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Corporate Responsibility Report

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The contents of the materiality matrix were established in 2015 as part of a multi-level materiality process involving internal and external stakeholders. Based on qualitative and quantitative interviews with the Swiss Life Corporate Executive Board, a project group comprising specialists from Investor Relations, Asset Managers, Human Resources and Corporate Communication worked on selected key themes for Swiss Life, discussed them with selected stakeholders and refined them in structured interviews. Finally, the completed materiality matrix was approved and ratified by the Corporate Executive Board (G4–18). The matrix is reviewed annually and amended when necessary. In 2016 the subject of human rights was expanded and the central issue “Future regulatory and demographic trends” was renamed “Demographic change”.

Materiality matrix of the Swiss Life Group1

 

  • Investment strategy and active ownership
  • Diversity and equal opportunities
  • Human rights

Relevant for reporting

  • Customer centricity
  • Sustainable profitability
  • Political commitment
  • Risk management and compliance
  • Employee commitment and development
  • Equal treatment and support of employees

Relevant for business success

  • Environmental and climate protection
  • Sustainable procurement

Monitoring

  • Economic responsibility
  • Demographic change
  • Products and services
  • Responsible employer

Relevant for strategy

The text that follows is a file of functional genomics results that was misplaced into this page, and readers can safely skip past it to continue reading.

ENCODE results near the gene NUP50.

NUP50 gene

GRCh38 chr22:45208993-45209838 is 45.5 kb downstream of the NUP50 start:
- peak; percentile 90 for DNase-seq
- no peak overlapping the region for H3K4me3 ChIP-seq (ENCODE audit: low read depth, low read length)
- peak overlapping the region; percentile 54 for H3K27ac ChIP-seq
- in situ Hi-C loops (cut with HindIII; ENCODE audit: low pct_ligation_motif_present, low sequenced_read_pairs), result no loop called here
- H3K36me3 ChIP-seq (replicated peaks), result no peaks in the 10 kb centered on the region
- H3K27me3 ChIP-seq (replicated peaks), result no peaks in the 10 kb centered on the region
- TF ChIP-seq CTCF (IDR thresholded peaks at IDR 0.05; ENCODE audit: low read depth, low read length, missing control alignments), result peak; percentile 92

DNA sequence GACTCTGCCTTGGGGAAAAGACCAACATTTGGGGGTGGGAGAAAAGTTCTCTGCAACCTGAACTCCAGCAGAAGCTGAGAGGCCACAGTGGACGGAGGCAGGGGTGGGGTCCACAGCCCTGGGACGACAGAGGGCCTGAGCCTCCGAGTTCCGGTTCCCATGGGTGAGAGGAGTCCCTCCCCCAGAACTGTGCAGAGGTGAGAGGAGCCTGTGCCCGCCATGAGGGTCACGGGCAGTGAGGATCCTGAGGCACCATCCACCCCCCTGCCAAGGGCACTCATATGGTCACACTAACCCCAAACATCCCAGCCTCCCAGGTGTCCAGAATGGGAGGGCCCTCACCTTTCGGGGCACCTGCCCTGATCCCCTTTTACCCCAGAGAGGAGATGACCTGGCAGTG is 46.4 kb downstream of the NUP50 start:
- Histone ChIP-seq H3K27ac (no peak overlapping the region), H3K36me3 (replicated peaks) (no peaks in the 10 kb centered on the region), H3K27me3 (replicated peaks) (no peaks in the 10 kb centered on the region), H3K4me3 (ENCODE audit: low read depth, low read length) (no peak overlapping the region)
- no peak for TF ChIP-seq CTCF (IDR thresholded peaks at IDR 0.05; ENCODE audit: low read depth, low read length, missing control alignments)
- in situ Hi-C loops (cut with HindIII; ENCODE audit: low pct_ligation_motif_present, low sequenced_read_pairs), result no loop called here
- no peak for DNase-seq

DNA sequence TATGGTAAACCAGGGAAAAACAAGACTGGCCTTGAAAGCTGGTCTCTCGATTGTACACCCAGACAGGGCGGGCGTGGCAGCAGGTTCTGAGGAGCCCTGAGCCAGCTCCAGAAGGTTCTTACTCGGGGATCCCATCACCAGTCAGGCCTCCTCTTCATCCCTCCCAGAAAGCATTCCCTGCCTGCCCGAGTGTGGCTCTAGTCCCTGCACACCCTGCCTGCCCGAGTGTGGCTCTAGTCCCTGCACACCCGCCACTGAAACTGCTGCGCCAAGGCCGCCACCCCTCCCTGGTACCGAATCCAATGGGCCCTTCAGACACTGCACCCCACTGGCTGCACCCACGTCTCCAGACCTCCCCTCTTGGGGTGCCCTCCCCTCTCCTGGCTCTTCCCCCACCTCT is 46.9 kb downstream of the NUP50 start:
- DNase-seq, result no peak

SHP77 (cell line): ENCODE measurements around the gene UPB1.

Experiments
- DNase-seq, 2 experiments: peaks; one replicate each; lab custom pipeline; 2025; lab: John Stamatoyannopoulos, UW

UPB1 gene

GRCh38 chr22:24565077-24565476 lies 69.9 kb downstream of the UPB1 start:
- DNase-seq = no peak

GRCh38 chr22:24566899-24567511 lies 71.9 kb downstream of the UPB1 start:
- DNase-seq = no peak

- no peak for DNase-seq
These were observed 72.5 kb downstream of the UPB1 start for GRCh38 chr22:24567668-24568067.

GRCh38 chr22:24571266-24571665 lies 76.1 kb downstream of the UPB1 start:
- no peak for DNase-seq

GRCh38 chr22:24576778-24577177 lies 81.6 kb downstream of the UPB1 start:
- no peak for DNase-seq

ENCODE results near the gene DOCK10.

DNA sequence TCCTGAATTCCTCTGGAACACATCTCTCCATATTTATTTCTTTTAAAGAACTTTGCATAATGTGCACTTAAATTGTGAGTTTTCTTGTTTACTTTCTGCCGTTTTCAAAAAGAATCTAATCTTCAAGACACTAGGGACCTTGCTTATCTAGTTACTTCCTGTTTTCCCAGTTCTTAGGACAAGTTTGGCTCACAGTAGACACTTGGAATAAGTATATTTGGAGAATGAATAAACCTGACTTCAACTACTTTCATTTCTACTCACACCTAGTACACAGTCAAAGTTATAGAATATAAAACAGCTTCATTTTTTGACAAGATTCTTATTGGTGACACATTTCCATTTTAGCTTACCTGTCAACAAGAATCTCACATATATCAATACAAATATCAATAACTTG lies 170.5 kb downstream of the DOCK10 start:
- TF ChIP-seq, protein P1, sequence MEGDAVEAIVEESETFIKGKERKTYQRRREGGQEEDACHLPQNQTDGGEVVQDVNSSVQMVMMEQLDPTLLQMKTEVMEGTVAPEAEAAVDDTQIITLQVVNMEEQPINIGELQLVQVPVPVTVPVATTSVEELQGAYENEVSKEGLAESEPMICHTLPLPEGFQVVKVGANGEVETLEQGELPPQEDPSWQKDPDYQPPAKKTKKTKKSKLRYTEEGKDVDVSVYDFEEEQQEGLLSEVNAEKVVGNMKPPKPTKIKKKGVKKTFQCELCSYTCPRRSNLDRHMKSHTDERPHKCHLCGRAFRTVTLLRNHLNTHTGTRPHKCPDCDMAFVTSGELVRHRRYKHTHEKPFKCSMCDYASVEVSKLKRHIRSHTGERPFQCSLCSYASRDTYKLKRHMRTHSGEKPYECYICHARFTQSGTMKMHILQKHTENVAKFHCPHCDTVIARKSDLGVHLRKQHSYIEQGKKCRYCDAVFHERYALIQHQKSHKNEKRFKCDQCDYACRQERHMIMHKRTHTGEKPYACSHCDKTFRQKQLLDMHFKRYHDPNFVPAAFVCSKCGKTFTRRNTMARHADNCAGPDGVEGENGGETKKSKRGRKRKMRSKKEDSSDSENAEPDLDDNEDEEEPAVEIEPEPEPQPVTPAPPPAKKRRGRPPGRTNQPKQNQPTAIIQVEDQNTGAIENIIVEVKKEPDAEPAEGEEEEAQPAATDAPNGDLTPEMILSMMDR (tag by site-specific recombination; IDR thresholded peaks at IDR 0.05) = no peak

1 (G4–20, G4–21)

The materiality matrix displays and organises the central issues from the “Corporate Responsibility” area along two axes. The Corporate Responsibility Report covers all the subjects included in the matrix. 2 The upper right quadrant of the matrix contains the issues that have proven most important to both internal and external stakeholders. These are action points, which are classified as being particularly important to business success and they feature prominently in the reporting.

2 The report comprises Swiss Life’s main locations in Switzerland, France and Germany and refers to all company entities within the scope of consolidation (Annual Report 2016, pages 317–321; G4–17).

Reporting according to the Global Reporting Initiative

Swiss Life has developed its sustainability reporting according to the GRI guidelines and implements the guidelines according to the requirements of the “core” option (GRI–G4 indicators), taking into account the industry-specific requirements for financial services providers (financial sector disclosures). GRI stands for Global Reporting Initiative. It is an independent, international organisation with a framework for sustainability reporting, which has evolved into an international standard. The GRI aims to provide support to companies, governments and NGOs in focusing on those areas of interest to companies and their stakeholders. The standardised, key figure-based format of the reports also contributes to the comparability and transparency of sustainability reporting.

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